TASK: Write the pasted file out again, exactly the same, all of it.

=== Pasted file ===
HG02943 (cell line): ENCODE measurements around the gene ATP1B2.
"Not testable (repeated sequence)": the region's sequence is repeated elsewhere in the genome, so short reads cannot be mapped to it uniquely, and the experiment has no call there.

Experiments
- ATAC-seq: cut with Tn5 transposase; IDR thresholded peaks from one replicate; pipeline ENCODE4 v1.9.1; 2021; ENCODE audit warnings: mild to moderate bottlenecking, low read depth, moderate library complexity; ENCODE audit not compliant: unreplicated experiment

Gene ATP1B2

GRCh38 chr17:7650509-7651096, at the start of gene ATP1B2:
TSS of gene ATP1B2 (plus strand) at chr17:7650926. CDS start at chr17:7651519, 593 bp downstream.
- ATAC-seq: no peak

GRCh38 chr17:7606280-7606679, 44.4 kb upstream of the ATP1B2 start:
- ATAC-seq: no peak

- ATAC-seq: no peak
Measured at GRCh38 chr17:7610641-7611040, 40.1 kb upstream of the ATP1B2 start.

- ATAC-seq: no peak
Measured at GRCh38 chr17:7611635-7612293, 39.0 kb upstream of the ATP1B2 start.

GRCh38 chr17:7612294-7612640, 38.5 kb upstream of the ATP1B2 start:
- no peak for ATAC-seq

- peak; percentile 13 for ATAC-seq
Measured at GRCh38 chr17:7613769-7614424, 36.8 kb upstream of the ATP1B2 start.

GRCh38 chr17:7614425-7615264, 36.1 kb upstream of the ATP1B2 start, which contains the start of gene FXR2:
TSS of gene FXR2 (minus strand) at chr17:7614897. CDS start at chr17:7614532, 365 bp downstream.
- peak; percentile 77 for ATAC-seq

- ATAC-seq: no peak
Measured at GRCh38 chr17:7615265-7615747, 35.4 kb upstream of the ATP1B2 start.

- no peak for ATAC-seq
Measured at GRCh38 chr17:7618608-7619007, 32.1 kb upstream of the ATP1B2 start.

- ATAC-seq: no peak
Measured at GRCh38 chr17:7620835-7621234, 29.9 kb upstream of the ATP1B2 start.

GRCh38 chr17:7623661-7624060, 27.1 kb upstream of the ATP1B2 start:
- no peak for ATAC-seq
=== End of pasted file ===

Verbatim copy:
HG02943 (cell line): ENCODE measurements around the gene ATP1B2.
"Not testable (repeated sequence)": the region's sequence is repeated elsewhere in the genome, so short reads cannot be mapped to it uniquely, and the experiment has no call there.

Experiments
- ATAC-seq: cut with Tn5 transposase; IDR thresholded peaks from one replicate; pipeline ENCODE4 v1.9.1; 2021; ENCODE audit warnings: mild to moderate bottlenecking, low read depth, moderate library complexity; ENCODE audit not compliant: unreplicated experiment

Gene ATP1B2

GRCh38 chr17:7650509-7651096, at the start of gene ATP1B2:
TSS of gene ATP1B2 (plus strand) at chr17:7650926. CDS start at chr17:7651519, 593 bp downstream.
- ATAC-seq: no peak

GRCh38 chr17:7606280-7606679, 44.4 kb upstream of the ATP1B2 start:
- ATAC-seq: no peak

- ATAC-seq: no peak
Measured at GRCh38 chr17:7610641-7611040, 40.1 kb upstream of the ATP1B2 start.

- ATAC-seq: no peak
Measured at GRCh38 chr17:7611635-7612293, 39.0 kb upstream of the ATP1B2 start.

GRCh38 chr17:7612294-7612640, 38.5 kb upstream of the ATP1B2 start:
- no peak for ATAC-seq

- peak; percentile 13 for ATAC-seq
Measured at GRCh38 chr17:7613769-7614424, 36.8 kb upstream of the ATP1B2 start.

GRCh38 chr17:7614425-7615264, 36.1 kb upstream of the ATP1B2 start, which contains the start of gene FXR2:
TSS of gene FXR2 (minus strand) at chr17:7614897. CDS start at chr17:7614532, 365 bp downstream.
- peak; percentile 77 for ATAC-seq

- ATAC-seq: no peak
Measured at GRCh38 chr17:7615265-7615747, 35.4 kb upstream of the ATP1B2 start.

- no peak for ATAC-seq
Measured at GRCh38 chr17:7618608-7619007, 32.1 kb upstream of the ATP1B2 start.

- ATAC-seq: no peak
Measured at GRCh38 chr17:7620835-7621234, 29.9 kb upstream of the ATP1B2 start.

GRCh38 chr17:7623661-7624060, 27.1 kb upstream of the ATP1B2 start:
- no peak for ATAC-seq